The evening after the district manager had come and done her diligent round of finger-wagging and victim-questioning because of my hotline call, I went into work, oblivious that any of that had occurred.
It wasn’t until I found myself arguing with the manager over something idiotic it really sank in at full force. I had to leave.

I had meant to just give two week’s notice the next time I saw her, but instead, I opened my mouth and I quit. I told her to her face that what she did was unethical. I left my key. I made a scene. I left. Then, I took my first real breath in months.
The next day I had a long conversation with my co worker and told her she was the reason I finally quit.

It was terrifying to quit. I’ve applied to places, but I haven’t heard back. It feels reckless but it isn’t. People are not commodities. They aren’t garment making or selling robots. Our technology and food and textiles all come from somewhere. We make the decision of how to spend the money that we earn.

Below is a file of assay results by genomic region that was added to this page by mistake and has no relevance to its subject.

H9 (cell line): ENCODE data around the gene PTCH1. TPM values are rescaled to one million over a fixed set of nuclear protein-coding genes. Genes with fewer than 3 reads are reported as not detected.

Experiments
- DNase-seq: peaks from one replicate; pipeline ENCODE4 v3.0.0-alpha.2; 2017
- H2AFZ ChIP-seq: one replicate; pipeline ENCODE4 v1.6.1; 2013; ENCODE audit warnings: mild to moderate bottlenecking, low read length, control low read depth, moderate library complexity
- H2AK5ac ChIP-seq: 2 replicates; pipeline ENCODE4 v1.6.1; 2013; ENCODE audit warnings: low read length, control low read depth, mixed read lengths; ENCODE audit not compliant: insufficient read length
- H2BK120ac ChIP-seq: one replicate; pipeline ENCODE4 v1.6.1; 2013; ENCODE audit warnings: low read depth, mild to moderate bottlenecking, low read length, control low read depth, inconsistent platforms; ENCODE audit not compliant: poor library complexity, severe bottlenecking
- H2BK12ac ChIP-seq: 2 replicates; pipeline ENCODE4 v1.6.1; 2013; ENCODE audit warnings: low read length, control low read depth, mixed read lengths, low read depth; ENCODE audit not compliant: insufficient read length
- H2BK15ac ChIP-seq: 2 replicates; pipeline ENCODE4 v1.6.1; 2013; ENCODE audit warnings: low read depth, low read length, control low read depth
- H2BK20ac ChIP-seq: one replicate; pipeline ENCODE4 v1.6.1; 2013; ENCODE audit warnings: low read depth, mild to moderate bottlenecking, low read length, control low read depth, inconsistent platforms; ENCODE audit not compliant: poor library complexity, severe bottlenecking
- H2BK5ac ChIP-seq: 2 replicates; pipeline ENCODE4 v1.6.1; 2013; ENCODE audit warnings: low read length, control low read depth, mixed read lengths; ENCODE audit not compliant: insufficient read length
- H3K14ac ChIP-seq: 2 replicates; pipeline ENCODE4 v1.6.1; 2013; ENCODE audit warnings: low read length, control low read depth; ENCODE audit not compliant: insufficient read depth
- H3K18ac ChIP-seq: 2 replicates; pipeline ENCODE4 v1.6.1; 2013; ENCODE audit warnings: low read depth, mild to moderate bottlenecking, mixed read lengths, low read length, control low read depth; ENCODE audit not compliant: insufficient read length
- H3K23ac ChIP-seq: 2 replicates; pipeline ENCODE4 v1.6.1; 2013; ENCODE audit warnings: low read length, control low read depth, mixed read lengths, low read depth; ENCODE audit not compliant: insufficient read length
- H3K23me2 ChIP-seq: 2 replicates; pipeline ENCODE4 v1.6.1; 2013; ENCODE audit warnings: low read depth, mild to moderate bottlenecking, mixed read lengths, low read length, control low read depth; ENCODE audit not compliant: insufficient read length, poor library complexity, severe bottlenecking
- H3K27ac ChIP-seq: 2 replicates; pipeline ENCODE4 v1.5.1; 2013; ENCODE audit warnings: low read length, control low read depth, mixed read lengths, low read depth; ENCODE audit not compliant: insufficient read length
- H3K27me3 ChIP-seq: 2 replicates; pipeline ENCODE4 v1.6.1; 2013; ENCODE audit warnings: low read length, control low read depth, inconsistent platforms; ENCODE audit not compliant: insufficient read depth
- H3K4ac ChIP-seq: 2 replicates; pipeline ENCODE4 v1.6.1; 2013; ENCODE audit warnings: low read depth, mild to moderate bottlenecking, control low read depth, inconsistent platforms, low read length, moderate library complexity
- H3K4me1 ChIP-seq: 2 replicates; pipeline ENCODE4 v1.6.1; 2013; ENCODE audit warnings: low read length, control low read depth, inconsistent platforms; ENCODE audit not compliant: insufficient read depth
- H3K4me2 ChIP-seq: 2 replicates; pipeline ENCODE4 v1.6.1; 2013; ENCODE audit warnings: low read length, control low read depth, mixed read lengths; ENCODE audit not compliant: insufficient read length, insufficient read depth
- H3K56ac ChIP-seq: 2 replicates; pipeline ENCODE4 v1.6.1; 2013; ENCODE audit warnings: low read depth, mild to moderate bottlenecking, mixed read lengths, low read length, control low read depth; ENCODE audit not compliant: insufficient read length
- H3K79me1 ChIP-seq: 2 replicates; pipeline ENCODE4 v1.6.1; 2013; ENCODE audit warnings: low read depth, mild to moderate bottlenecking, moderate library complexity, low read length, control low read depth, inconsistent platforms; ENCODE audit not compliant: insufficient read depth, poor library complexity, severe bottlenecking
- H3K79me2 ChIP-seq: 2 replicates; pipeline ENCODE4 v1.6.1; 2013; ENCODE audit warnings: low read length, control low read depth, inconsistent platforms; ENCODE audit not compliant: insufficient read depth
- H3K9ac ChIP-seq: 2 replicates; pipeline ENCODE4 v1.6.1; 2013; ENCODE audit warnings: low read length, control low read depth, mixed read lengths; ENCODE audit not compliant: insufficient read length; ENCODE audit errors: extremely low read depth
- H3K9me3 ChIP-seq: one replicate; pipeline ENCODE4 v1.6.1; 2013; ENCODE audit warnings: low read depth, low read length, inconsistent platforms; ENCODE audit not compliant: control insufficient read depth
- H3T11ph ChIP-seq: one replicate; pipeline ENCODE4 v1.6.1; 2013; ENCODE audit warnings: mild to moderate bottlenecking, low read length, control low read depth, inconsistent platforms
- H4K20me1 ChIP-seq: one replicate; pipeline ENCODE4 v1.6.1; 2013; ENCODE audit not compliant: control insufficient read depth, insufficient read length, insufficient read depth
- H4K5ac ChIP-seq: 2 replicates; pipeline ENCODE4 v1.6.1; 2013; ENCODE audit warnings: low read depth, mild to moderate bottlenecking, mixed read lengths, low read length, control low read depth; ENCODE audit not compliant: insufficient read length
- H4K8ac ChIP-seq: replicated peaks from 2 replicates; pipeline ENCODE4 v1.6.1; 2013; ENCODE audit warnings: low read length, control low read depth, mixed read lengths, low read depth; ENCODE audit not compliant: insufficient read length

While I can’t just abstain from everything until there are no slaves, I can shout as loudly and as often as possible about how real slavery is until we as a global populous do something more.

But we have to start with ourselves. If it’s okay for children to pick cotton because the government tells them to, it makes it okay for my co worker to be treated unfairly because of her race. If we say it’s okay for the cotton farmer and his family to go hungry because the shirt needs to be cheaper then it is okay for farmers in the U.S. to go hungry.

Doing the right thing, demanding better, these things take courage and passion and conviction. We aren’t bound to accept the status quo.

And I know that there are 30 million people, and one, who would thank you for taking a stand too.


photo credit: <a href=”″>Pure silk handmade</a> via <a href=””>photopin</a> <a href=””>(license)</a>

abuse, Christian, courage, Faith, garment industry, healing, hope, Jesus, Life, modern day slavery, racism, rethink trauma, slavery, suffering, workplace